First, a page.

Arik Hesseldahl

Recent Posts by Arik Hesseldahl

The Day the Web Went Dark

“Imagine a world without free knowledge.”

That’s the phrase that has been greeting visitors to the English-language sections of Wikipedia since midnight Eastern Time. Other sites, like BoingBoing, began their protest just minutes ago as I’m writing this at 8 am ET. BoingBoing displayed a “503: Service Unavailable” message against a black background, saying it was “because the U.S. Senate is considering legislation that would certainly kill us forever.”

They were just two examples of the coordinated Web-wide protest taking place against the Stop Online Piracy Act (SOPA), and a companion bill, PIPA. Numerous other major sites were also taking part, according to SOPAStrike.com, a site boosting the protest. Mozilla and WordPress.org were taking part by blacking out their sites and directing visitors to take-action pages. The Internet Archive was to go dark for 12 hours today, beginning at 6 am PT. Google covered most of its colorful logo in a black banner and placed a link to a take-action page on its home page.

Many Internet companies are railing against the bills because, they argue, the provisions included amount to censorship and don’t properly protect sites accused unfairly of enabling piracy. In a post on its company blog, Google chief legal officer David Drummond wrote that the bills “provide incentives for American companies to shut down, block access to and stop servicing U.S. and foreign websites that copyright and trademark owners allege are illegal without any due process or ability of a wrongfully targeted website to seek restitution.” Under SOPA and PIPA, sites like Google could find themselves in legal hot water just for linking to pirated content in search results. “We know from experience that these powers are on the wish list of oppressive regimes throughout the world,” Drummond wrote.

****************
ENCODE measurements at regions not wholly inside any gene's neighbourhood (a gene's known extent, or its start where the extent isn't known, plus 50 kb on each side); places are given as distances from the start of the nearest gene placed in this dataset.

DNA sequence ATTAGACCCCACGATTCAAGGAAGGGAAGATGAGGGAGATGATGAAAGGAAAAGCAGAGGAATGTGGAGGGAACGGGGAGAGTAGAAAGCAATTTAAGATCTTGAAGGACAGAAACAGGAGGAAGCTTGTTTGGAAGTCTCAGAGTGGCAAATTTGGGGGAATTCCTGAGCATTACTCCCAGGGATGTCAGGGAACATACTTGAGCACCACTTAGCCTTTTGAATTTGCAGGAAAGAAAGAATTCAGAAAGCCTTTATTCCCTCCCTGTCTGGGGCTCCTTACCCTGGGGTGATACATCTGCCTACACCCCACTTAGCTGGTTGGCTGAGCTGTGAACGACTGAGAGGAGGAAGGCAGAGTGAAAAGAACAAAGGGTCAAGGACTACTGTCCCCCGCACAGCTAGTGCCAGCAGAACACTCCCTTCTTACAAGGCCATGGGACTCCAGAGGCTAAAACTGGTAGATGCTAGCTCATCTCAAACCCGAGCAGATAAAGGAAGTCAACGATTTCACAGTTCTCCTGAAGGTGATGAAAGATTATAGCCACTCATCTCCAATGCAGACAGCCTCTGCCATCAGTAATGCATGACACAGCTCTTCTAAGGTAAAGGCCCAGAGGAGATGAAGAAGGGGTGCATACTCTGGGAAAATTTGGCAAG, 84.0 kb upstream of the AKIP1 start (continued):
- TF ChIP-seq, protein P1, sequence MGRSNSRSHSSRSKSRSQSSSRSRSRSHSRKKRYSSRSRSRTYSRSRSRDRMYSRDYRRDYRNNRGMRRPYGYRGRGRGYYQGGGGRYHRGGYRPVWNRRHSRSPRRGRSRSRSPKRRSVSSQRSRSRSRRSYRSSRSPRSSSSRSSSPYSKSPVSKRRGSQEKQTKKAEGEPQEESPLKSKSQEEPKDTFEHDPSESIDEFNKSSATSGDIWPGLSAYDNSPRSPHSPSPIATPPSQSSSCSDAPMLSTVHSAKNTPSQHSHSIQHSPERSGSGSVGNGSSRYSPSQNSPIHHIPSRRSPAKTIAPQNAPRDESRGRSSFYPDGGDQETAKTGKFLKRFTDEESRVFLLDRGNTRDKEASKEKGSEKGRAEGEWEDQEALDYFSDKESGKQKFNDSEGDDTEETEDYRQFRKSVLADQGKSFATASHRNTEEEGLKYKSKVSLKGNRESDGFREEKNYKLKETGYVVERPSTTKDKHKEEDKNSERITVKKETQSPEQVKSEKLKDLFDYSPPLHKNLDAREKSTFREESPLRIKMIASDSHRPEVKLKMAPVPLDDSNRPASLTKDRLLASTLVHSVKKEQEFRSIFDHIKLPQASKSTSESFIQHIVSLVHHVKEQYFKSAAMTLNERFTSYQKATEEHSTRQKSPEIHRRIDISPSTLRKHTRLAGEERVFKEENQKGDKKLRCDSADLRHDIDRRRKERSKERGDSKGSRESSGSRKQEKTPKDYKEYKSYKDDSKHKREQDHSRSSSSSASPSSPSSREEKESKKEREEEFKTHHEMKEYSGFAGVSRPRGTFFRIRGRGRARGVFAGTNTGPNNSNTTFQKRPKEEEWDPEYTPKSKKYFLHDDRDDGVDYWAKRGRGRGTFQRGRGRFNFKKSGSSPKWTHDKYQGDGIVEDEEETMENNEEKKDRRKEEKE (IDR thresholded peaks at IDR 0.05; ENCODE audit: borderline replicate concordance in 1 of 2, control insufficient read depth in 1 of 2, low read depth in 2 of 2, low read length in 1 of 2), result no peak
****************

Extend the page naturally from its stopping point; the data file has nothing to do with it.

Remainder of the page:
Supporters of the two bills argue that the laws are necessary to clamp down on sites that operate outside the U.S., enabling the circulation of pirated films, TV shows and other copyrighted content.

Chris Dodd, the former senator who is now President of the Motion Picture Association of America, said in a blog post that the protests on the Web are “stunts that punish their users or turn them into their corporate pawns, rather than coming to the table to find solutions to a problem that all now seem to agree is very real and damaging.”

The White House had announced over the weekend that President Obama doesn’t support either SOPA or PIPA in their current forms.

Update: A few folks have pointed out to me that Wikipedia is still technically available via smart phones and mobile devices. Also if you disable Javascript in your computer’s browser it circumvents the blackout. There’s more on that in this FAQ on Wikipedia’s blackout and also in this technical FAQ.


Latest Video

View all videos »

Search »

The problem with the Billionaire Savior phase of the newspaper collapse has always been that billionaires don’t tend to like the kind of authority-questioning journalism that upsets the status quo.

— Ryan Chittum, writing in the Columbia Journalism Review about the promise of Pierre Omidyar’s new media venture with Glenn Greenwald